What Darren Fletcher's Absence Means for Manchester United

Dan FitchFeatured ColumnistJanuary 18, 2013

ISTANBUL, TURKEY - NOVEMBER 19: Darren Fletcher (R) and Sir Alex Ferguson of Manchester United speak to the media ahead of their Champions League Group H match against Galatasaray at Turk Telekom Arena on November 19, 2012 in Istanbul, Turkey.  (Photo by Laurence Griffiths/Getty Images)
Laurence Griffiths/Getty Images

This week Manchester United fans were given some news that was very sad but not unexpected. A club statement read: “Darren Fletcher will be unavailable for the remainder of this season having undergone surgery to resolve his Ulcerative Colitis condition.”

The condition has troubled Fletcher for a long time. Even before he took an extended break from the game in December 2011, Fletcher was missing a lot of football, and when he was playing, something looked amiss. 

This season saw Fletcher’s comeback, but as he ended up spending more time on the bench than the pitch, it soon became apparent that all was still not well. Now the Scottish international midfielder is out until the end of the season at least, so what does that mean for Manchester United?

It has long been a complaint from fans at Old Trafford that the club and Sir Alex Ferguson have been guilty of neglecting the centre of midfield. While the squad’s defence and attack have seen plenty of investment, the midfield has been left curiously dormant. In particular, it has been a concern that United lack a defensive presence in the middle of the park.

For many seasons Manchester United struggled to fill the hole left by Roy Keane. Eventually, the combination of Darren Fletcher and Michael Carrick went some way to plugging that gap, and the Premier League titles began to flow again.

Fletcher provided the energy. Industriously pressing the opposition at every opportunity, Fletcher was key to breaking down opposition attacks but also knew how to how to use the ball once he got it, boasting a high pass-completion rate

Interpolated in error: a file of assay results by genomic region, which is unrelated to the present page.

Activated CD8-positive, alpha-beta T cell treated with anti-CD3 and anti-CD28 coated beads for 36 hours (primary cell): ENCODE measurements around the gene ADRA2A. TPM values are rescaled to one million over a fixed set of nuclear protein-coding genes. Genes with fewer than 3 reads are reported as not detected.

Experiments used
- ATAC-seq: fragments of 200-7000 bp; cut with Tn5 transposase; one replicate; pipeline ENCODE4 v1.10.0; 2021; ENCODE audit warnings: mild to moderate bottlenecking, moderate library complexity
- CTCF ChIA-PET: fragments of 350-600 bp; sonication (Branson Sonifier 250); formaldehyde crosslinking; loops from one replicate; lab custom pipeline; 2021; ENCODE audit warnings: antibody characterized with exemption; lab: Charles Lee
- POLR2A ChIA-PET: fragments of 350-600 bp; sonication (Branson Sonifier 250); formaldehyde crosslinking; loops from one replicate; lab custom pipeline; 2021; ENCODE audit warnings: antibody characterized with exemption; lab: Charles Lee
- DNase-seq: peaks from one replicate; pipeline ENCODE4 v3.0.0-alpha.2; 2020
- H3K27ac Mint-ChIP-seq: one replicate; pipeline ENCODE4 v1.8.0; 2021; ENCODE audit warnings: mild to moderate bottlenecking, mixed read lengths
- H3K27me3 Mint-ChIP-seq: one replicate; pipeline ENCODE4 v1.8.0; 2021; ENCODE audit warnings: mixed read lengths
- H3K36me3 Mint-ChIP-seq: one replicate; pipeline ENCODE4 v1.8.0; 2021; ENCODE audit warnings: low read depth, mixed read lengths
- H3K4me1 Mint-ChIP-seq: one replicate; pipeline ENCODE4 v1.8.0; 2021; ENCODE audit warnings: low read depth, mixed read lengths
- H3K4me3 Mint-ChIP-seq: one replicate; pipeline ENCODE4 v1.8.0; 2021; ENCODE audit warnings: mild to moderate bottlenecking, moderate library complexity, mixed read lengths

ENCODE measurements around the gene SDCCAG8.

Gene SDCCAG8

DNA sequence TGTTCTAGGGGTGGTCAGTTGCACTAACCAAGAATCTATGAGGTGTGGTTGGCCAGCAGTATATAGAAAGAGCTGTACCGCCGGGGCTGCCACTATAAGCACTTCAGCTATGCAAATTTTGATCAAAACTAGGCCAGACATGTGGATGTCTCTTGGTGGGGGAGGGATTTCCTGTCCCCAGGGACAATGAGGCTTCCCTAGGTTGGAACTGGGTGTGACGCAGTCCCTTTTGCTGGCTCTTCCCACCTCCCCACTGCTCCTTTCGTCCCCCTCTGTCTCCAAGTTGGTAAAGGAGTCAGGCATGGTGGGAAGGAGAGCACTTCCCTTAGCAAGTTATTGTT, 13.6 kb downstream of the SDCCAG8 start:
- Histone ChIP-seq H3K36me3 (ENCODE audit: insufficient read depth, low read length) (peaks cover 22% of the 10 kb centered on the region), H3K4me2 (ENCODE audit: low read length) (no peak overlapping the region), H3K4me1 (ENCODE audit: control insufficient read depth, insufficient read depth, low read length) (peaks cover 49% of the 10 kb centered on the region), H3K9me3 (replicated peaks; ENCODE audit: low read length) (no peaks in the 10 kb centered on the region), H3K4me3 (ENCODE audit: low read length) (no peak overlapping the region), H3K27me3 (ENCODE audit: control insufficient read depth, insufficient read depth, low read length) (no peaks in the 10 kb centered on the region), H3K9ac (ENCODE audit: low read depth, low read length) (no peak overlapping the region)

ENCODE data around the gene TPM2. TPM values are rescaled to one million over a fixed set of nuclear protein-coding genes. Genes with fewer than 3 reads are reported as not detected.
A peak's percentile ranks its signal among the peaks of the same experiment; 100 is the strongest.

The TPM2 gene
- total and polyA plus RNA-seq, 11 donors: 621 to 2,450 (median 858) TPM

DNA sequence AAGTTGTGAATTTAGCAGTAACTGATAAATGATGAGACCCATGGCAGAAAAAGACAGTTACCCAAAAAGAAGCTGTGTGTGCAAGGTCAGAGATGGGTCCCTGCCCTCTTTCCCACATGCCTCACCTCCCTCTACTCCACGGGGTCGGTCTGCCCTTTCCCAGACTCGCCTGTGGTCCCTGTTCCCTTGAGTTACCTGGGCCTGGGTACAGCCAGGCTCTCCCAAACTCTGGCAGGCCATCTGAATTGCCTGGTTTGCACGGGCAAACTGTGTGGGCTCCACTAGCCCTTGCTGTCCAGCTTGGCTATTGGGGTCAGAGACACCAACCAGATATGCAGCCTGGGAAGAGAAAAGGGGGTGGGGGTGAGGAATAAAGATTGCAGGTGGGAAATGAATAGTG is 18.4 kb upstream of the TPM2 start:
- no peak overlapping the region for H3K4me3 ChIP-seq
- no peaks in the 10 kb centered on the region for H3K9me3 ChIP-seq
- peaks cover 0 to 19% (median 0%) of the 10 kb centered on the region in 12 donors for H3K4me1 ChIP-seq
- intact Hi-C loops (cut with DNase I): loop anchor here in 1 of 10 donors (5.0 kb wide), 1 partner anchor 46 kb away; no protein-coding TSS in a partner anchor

Alongside him, Michael Carrick would sit deep and dictate play. Carrick is also a good player defensively, though it is his positioning and powers of interception that are his primary tools when it comes to breaking opposition possession. Between them, Fletcher and Carrick's skill sets were complementary and provided United with an extremely solid base in the centre of the pitch.

Without Fletcher, Carrick looks exposed.

United are still getting results by nature of the fact that they are so good going forward, but they have only kept seven clean sheets in 32 appearances in all competitions this season. It might be good enough for the Premier League title this season, but how many people seriously think that this team can compete in the Champions League? 

The likes of Paul Scholes, Ryan Giggs, Tom Cleverley and Anderson just don't have the defensive capabilities to properly protect the back four behind them. Ferguson does have the option of playing Phil Jones in central midfield. Until the end of the season, that might be the best option alongside Carrick, when Ferguson feels that the team needs extra protection.

It is not, however, a long-term solution, with central defence looking like Jones' eventual destination. And the youngster's development is not being helped by continually being employed in different positions, like some kind of high-class John O'Shea.

No, the time has come for Ferguson to bite the bullet and sign a new midfielder.

There is a sense that he has delayed doing this out of loyalty to Fletcher and the hope that the gritty midfielder would soon be back to his best. Facts have to be faced. Fletcher is out until the end of the season at least, and sadly, there are no guarantees that he will return to the level at which he once performed so consistently.

Ferguson has stated that he won't buy anyone in January. It's possible that he might reconsider his position following the news of Fletcher's operation, but it would be more like Ferguson to do his business in the summer. 

Even if Fletcher does come back to his best, he will be 29 in two weeks' time. Carrick turns 32 this summer. It's time for Ferguson to find the next generation of midfield protectors for Manchester United.